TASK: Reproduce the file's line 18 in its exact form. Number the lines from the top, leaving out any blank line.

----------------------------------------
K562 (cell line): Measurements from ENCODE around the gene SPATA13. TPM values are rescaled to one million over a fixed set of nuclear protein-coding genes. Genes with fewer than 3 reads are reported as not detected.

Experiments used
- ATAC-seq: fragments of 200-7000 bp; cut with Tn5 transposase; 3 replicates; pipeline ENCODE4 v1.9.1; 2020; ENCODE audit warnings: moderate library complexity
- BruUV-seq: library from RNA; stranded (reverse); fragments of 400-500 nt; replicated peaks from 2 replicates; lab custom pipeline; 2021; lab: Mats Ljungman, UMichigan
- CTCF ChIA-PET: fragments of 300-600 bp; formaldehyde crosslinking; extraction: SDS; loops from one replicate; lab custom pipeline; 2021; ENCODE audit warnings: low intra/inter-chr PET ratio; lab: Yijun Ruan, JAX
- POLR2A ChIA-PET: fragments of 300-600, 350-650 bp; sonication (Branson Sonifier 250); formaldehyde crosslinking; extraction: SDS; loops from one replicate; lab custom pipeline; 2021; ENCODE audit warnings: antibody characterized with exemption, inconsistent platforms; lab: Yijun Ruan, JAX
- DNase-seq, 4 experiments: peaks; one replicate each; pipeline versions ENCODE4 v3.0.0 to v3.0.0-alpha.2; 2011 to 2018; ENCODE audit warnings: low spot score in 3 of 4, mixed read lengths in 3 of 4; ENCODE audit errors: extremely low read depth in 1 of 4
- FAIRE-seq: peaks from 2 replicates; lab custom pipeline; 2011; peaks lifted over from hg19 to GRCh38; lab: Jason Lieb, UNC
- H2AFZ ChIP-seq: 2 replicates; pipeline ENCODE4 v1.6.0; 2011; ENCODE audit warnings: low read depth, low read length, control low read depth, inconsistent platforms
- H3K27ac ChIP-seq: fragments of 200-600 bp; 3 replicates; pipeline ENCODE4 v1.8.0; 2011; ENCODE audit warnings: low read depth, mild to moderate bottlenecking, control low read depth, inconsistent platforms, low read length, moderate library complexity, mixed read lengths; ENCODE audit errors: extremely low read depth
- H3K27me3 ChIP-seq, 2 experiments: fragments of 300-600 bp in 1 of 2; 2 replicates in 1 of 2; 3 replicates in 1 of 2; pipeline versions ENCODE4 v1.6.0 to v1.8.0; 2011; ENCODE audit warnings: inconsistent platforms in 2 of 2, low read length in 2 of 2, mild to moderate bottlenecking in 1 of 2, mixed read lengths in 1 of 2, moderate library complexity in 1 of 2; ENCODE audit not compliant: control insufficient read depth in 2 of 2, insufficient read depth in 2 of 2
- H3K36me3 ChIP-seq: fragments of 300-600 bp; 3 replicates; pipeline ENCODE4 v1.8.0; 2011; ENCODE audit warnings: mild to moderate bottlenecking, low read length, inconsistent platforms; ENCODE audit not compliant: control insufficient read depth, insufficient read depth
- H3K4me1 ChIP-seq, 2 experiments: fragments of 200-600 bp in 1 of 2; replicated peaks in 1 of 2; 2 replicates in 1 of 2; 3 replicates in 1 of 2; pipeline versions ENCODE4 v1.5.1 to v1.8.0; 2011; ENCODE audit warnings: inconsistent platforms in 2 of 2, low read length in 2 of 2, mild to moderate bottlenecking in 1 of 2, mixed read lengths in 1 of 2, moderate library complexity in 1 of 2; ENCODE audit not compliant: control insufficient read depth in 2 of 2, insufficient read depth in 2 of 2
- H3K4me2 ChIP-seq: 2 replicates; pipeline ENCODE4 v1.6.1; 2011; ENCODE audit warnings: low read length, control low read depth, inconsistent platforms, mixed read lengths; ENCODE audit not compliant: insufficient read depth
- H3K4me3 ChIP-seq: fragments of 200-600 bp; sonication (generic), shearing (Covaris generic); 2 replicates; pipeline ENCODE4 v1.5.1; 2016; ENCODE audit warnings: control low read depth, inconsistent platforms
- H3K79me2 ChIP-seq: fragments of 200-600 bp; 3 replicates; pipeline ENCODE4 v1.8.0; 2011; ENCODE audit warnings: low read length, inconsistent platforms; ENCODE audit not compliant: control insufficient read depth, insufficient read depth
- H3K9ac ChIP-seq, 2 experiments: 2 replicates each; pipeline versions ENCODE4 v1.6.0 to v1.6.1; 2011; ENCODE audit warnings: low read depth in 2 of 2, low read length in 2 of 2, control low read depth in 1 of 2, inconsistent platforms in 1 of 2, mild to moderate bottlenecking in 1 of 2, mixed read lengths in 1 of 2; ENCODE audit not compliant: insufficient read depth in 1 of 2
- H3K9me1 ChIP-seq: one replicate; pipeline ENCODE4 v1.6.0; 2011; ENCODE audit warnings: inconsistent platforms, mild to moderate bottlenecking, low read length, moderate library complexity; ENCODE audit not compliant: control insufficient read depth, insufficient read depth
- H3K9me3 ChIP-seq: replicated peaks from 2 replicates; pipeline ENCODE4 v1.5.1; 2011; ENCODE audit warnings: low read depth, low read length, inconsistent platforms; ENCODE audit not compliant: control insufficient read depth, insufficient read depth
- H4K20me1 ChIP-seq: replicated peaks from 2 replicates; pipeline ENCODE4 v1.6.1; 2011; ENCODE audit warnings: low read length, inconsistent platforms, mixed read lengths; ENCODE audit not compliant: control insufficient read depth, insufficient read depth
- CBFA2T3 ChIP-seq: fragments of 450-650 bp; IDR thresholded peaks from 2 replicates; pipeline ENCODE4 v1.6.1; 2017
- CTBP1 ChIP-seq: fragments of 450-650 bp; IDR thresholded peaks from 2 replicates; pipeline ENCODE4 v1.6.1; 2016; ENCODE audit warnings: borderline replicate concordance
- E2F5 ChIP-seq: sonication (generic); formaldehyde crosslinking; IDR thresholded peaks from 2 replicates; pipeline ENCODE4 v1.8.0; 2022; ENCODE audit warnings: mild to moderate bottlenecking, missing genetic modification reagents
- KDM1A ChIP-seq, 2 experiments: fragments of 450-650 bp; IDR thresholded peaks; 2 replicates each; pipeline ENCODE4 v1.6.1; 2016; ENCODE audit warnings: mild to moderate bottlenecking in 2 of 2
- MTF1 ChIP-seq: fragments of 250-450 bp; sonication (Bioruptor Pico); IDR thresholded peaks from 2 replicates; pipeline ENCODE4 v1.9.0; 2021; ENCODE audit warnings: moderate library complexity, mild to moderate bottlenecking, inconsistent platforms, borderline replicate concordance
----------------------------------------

- H3K9me1 ChIP-seq: one replicate; pipeline ENCODE4 v1.6.0; 2011; ENCODE audit warnings: inconsistent platforms, mild to moderate bottlenecking, low read length, moderate library complexity; ENCODE audit not compliant: control insufficient read depth, insufficient read depth